The Urban Farming Trend That’s Taking Over Major League Baseball – BY NATASHA GEILING JUL 15, 2015 8:00AM UPDATED: JUL 15, 2015 3:56PM


In May of 2001, Boston Red Sox coach John Cumberland planted beefsteak tomato plants in the team’s bullpen — 18 of them, to represent the last time that the team had won the World Series in 1918.

“I’m trying to change the karma,” Cumberland, the bullpen coach, told the Boston Herald. “There’s been bad soil here. Hopefully now it’s good soil.”

Cumberland’s tomato plants no longer grace Fenway’s bullpen (though the team finally got their World Series win in 2004), but in the fifteen years since beefsteak tomatoes took root in America’s oldest ballpark, the idea of growing food in a baseball stadium has transitioned from a whimsical attempt at disrupting bad karma to a growing trend embraced by teams across the country. Today, five major league teams have installed urban farms and gardens within their baseball stadiums — and those involved with the projects say that the fans are eating it up.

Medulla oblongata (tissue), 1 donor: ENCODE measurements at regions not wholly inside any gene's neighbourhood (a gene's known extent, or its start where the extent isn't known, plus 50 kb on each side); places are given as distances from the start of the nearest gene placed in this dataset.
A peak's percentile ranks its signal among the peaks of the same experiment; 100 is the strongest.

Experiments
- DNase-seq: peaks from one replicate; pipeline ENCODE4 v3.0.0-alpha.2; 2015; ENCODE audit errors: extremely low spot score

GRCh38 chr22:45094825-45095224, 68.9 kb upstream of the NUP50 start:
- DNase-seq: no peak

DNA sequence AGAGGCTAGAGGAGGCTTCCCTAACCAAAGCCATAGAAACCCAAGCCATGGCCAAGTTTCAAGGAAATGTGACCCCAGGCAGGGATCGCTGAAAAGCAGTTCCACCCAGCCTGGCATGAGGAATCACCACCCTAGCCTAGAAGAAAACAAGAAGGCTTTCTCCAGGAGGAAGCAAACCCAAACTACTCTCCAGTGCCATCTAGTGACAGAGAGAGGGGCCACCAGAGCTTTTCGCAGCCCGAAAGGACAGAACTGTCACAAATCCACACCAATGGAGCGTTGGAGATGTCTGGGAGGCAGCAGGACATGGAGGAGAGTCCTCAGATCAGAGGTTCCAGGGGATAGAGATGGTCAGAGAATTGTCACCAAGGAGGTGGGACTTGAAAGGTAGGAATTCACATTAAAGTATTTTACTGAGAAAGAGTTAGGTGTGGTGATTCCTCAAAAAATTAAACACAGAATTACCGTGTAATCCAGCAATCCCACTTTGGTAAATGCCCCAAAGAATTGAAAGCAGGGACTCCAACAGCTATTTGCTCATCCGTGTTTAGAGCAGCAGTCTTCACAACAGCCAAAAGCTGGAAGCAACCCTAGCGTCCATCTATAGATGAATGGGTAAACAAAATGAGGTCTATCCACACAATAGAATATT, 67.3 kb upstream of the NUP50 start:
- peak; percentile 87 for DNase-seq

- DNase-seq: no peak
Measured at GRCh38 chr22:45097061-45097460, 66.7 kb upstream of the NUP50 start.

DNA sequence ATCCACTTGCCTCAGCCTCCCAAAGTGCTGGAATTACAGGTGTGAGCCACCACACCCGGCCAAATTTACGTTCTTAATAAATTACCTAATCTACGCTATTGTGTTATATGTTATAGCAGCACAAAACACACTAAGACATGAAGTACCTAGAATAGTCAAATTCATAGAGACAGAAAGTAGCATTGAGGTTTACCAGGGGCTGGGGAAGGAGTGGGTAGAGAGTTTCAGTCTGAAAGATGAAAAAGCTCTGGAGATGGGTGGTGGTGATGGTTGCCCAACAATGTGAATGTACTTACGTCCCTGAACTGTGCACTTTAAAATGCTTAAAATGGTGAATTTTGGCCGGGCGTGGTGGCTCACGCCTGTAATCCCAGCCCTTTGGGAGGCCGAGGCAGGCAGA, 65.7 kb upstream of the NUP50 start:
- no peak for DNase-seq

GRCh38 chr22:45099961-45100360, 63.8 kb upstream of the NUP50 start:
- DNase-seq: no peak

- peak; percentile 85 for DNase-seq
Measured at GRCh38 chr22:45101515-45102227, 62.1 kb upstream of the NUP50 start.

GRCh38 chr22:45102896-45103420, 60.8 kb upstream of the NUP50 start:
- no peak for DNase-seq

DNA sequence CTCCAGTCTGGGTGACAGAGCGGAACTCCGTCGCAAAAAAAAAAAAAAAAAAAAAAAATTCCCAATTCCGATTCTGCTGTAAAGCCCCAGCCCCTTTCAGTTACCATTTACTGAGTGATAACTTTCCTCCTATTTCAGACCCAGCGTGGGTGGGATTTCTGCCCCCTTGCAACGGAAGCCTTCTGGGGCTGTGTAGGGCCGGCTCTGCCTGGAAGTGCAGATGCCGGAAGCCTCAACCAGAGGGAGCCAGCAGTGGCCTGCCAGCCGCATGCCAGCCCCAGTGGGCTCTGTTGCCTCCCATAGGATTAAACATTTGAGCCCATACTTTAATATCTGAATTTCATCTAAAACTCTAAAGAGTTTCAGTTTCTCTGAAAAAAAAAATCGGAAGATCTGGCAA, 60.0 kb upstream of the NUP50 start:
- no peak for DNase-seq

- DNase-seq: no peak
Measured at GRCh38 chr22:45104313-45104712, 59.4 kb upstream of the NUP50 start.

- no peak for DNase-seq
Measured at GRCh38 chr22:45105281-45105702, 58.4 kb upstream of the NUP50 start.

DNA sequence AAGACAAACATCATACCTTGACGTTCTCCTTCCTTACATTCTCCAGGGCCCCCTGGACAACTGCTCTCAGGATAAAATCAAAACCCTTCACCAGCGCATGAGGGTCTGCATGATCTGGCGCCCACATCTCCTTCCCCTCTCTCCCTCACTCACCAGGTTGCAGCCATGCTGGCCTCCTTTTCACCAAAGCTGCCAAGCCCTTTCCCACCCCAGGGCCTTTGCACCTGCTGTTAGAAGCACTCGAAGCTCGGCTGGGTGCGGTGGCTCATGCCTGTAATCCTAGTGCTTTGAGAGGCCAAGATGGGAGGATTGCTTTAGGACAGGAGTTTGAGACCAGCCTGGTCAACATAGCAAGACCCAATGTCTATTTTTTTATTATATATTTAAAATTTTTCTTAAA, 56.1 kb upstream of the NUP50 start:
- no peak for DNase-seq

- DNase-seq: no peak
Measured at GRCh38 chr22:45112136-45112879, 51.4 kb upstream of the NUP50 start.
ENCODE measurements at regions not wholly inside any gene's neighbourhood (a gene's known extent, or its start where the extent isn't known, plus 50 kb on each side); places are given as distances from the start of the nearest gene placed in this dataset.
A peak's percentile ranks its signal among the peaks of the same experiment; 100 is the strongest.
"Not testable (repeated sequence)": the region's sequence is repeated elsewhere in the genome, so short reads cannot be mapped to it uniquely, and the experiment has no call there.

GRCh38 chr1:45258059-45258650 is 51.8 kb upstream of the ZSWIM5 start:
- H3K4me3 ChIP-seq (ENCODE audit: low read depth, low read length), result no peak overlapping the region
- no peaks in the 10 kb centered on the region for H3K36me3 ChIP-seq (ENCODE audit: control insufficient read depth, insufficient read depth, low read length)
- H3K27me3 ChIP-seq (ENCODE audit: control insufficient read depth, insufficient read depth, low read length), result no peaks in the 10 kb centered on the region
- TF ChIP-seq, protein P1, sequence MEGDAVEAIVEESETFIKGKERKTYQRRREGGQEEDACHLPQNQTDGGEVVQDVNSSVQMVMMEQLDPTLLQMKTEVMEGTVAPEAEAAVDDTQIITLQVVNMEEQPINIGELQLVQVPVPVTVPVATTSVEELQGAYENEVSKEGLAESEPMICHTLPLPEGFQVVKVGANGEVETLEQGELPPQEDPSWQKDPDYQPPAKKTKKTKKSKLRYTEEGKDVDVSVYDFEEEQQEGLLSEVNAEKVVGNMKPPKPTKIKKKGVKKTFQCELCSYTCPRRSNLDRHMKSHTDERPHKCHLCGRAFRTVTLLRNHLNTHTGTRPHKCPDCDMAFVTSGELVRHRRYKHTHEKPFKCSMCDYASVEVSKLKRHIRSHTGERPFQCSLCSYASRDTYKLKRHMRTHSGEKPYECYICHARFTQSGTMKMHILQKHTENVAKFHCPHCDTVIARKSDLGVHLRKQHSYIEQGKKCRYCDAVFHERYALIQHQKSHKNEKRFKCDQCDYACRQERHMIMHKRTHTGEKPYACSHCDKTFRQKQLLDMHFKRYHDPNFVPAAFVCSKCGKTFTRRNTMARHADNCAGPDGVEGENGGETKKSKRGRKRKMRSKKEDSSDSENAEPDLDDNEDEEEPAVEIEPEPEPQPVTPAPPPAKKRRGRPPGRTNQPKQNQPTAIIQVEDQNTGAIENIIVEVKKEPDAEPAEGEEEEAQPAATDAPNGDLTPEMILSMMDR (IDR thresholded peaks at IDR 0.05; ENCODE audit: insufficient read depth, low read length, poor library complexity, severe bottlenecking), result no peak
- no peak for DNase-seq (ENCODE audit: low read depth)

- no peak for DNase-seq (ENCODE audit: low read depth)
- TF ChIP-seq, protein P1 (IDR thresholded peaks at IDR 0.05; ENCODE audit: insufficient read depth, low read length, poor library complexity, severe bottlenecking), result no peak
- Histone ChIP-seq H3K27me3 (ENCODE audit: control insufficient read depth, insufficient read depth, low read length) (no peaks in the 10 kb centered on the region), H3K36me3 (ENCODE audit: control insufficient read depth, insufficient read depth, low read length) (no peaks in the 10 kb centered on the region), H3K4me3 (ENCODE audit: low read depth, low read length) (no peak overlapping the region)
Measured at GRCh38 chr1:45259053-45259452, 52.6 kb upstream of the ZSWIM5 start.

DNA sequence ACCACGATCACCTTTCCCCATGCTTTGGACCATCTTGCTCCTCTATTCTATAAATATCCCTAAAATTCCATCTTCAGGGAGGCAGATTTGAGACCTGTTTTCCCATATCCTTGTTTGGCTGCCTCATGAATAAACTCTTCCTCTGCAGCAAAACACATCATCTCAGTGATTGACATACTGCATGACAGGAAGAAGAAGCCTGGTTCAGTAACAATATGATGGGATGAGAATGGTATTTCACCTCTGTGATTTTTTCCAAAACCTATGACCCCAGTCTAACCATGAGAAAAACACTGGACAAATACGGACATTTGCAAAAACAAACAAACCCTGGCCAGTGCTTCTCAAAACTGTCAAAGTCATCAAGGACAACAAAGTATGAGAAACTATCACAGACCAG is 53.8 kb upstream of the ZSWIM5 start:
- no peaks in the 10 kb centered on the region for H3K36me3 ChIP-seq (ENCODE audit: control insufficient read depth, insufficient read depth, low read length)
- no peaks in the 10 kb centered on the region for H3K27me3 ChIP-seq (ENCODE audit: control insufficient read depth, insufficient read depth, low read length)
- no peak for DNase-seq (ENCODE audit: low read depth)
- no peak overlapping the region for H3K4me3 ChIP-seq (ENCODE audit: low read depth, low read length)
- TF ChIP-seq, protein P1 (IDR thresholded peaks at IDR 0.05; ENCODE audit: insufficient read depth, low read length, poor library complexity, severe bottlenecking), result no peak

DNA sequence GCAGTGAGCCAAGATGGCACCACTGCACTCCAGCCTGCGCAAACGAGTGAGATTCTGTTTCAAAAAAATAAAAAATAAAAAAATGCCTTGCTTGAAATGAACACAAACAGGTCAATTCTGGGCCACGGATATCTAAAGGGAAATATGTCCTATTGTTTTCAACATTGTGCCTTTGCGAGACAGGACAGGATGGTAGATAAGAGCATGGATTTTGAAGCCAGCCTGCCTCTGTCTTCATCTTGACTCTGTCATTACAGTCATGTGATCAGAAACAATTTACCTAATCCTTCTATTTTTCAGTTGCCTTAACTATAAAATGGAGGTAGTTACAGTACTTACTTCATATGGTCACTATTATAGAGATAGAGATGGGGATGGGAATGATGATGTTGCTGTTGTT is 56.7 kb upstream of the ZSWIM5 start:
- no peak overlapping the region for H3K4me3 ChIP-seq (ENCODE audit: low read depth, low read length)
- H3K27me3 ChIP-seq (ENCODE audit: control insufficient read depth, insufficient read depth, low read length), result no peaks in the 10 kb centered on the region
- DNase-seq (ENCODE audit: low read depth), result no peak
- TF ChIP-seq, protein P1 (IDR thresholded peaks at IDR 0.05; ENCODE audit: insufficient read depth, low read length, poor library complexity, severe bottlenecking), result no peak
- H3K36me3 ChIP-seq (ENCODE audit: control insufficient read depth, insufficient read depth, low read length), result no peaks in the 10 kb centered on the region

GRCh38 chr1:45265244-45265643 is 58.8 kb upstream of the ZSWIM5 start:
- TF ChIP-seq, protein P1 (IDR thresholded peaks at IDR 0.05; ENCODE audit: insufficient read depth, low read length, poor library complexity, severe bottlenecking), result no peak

“The reaction is incredibly positive,” Jessie Banhazl, founder Green City Growers, told ThinkProgress. “People are really excited to see this particular area of the park that was not being used for anything all of the sudden being a thriving farm.”

At the beginning of the 2015 season, Fenway opened a 5,000-square foot rooftop farm along a previously unused stretch of roof behind Gate A, dubbing the area “Fenway Farms.” The impetus for the farm came from Linda Pizzuti Henry, wife of Red Sox co-owner John Henry. Linda had long been interested in figuring out a way to bring a focus on sustainability and healthy eating to the ballpark, and in the summer of 2014, Linda serendipitously crossed paths with Green City Growers, a Boston-based company that had been awarded a Social Impact Prize from Henry’s foundation for its work in creating urban garden and farms.